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Why are mopeds, which are limited by N.C. DMV to 30 mph, allowed on roads that carry higher speed limits?

Brian Freskos
StarNews

North Carolina law allows mopeds to operate on any street, road or highway, regardless of the speed limit. But the vehicles themselves cannot exceed 30 mph on a level surface, according to Marge Howell, public information officer for the N.C. Division of Motor Vehicles.

The speed at which they travel is regulated because mopeds do not require a driver’s license to operate them, nor do the vehicles have to be registered, inspected or covered by liability insurance, according to the N.C. DMV. But an operator must be 16 or older, wear a helmet and keep the headlight on.

Related links:

Why aren’t moped drivers required to have insurance? Who pays if a moped is at fault in an accident?

Can someone get arrested for drunken driving while on a scooter? How about a bicycle?

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8 Responses to “ Why are mopeds, which are limited by N.C. DMV to 30 mph, allowed on roads that carry higher speed limits?”

  1. On September 9, 2010 at 9:02 am Landon wrote:

    Not entirely true. When merging onto interstate highways and some major US/State highways there are signs posted specifying that vehicles under 50cc are prohibited. Any moped/scooter that does not require a license to operate is under 50cc.

  2. On September 9, 2010 at 10:21 am Chris Ware wrote:

    There are actually at least 3 criteria that determines if a moped is not required to be licensed.
    1. Must not exceed 30 mph on a level surface.
    2. Must not have an engine size greater than 50cc.
    3. Must not have a manual shifting transmission.

    Any scooter outside of this criteria is considered a motorcycle, must have an operator that has a motorcycle endorsement on his valid license, must carry liability insurance, must have vehicle inspections and must display a valid license plate.

    There are hundreds, if not thousands of scooters on the roads that violate this criteria and are fully illegal. It is common to see these scooters running 45-50 mph with no plates or insurance and they are advertised for sale by many dealers and on Craigslist as “legal”.

    Why local law enforcement does not enforce these laws is beyond me. This is part of the question that was asked that you have not answered.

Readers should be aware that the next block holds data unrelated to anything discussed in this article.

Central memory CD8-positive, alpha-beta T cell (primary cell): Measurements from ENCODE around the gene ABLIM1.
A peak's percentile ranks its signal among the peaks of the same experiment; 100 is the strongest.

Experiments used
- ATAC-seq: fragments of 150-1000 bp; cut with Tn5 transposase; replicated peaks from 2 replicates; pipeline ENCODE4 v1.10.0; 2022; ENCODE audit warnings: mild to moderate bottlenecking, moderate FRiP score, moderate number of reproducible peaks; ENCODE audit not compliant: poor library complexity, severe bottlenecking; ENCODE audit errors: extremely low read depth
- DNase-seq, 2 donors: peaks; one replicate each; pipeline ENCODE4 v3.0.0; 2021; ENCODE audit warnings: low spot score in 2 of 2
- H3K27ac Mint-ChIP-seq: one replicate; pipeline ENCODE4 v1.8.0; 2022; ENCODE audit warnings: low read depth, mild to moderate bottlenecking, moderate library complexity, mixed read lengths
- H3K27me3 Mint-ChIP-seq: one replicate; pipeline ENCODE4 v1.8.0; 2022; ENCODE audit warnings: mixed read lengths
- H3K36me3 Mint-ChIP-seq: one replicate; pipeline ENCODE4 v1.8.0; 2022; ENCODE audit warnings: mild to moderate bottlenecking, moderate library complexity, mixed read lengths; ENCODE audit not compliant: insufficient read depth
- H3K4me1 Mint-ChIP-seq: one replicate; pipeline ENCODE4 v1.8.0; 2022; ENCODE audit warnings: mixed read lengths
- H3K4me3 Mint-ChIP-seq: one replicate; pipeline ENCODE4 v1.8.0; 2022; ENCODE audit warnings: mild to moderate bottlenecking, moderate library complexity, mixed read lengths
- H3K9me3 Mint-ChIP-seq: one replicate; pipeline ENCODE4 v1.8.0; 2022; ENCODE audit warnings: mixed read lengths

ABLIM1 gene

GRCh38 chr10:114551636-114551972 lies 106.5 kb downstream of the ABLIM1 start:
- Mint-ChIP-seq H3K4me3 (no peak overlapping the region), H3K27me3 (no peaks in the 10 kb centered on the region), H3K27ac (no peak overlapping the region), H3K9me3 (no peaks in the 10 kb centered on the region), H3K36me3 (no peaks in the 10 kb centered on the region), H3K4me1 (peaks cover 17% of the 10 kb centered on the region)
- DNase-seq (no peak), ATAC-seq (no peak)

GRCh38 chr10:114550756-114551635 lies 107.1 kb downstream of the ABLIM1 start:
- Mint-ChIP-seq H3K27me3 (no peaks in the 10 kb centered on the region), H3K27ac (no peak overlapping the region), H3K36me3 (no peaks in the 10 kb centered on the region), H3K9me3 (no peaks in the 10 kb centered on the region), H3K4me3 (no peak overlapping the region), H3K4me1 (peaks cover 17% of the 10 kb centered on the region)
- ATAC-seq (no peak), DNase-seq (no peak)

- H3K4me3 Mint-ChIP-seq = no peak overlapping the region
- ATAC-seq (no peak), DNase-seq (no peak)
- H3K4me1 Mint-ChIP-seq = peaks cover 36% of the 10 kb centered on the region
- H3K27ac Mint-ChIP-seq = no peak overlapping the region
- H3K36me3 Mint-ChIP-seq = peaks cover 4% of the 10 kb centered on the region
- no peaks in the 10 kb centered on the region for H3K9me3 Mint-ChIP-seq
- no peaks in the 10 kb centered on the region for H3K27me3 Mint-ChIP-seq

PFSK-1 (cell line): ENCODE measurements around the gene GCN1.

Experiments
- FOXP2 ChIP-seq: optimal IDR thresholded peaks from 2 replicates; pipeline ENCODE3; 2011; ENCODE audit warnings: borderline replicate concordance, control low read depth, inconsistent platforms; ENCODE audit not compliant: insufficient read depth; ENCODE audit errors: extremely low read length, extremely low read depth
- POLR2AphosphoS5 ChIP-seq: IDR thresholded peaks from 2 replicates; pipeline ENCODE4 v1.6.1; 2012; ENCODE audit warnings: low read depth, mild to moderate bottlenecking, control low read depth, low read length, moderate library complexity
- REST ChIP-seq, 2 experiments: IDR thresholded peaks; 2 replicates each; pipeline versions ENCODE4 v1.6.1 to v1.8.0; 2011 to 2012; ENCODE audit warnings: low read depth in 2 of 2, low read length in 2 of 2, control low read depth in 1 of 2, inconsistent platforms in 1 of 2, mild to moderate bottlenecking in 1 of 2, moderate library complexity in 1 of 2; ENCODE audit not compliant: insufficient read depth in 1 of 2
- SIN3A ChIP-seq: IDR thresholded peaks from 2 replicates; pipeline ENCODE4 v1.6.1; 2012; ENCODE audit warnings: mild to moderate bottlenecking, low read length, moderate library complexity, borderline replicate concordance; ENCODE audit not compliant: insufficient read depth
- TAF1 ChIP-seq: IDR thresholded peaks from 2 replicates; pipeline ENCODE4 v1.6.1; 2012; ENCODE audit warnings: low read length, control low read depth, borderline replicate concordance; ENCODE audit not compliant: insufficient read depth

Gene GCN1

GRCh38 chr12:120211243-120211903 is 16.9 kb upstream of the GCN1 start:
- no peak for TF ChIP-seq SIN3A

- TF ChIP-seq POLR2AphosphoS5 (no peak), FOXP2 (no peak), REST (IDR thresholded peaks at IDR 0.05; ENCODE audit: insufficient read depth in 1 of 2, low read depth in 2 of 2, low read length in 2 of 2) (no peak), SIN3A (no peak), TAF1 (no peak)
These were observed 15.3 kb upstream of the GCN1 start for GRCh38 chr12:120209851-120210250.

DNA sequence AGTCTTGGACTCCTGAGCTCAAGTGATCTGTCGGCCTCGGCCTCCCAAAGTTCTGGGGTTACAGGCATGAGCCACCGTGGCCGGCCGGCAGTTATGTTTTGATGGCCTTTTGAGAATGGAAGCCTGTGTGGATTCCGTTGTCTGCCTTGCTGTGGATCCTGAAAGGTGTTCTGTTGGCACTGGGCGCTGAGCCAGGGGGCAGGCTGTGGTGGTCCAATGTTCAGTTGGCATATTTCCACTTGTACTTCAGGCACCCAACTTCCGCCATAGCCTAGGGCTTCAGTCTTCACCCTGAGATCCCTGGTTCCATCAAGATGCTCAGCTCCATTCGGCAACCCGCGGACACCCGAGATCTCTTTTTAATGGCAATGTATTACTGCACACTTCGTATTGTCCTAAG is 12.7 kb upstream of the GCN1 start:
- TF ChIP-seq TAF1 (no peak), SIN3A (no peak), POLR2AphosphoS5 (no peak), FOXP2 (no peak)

3. On September 10, 2010 at 3:01 pm Tom wrote:

    I saw 2 police man ( they were in swat uniforms, all black) interigating a college kid for running 32 mph on the road with out having it licensed. They were searching his back pack and everything. I was the most time consuming ” BUST” I had ever seen. After 20 minutes they let him go. We dont need the moped nazis out there, I agree that they should not be allowed to run 40-50 mph and I dont really like them in the middle of the lane driving.

  4. On September 10, 2010 at 4:03 pm Brian Freskos wrote:

    Thank you for both your comments. We placed a call back to the DMV and found that the North Carolina Department of Transportation does post minimum speed of travel on some roads and highways. If the minimum speed of travel is over 30 mph, then mopeds would be barred from traversing that facility.

  5. On September 12, 2010 at 9:14 pm Matt wrote:

    This a bit off topic, but important info not known by many motorists. Mopeds and scooters have just as much right to the whole lane of travel as car. There are many local law enforcement officials that have stated it is safer for a moped/scooter to ride in the center of the lane. They should be treated like a slow moving vehicle and only passed when it is safe and legal to.

  6. On September 20, 2010 at 8:32 pm Larry wrote:

    Think of them as bicycles with motors. I always ride mine as fast as it’ll go. I ride in the center of the lane until I see it’s safe ahead for someone behind me to pass then I slow and get over. BTW, I’m not drunk and I have a license with zero points.

  7. On February 10, 2011 at 5:19 pm David wrote:

    “A moped should travel using the right-hand side of the lane. To pass a moped yo must stay at least two feet to the left.” Who would take there life in others hand on a road at 45-70 miles per hour.

  8. On March 8, 2014 at 9:54 am Tim wrote:

    sometimes people get confused by speed limits. There is a maximum speed limit which most speed limits signs are refering to and a minimum speed limit. The only roads I know that has a minimum speed limit is major interstates.



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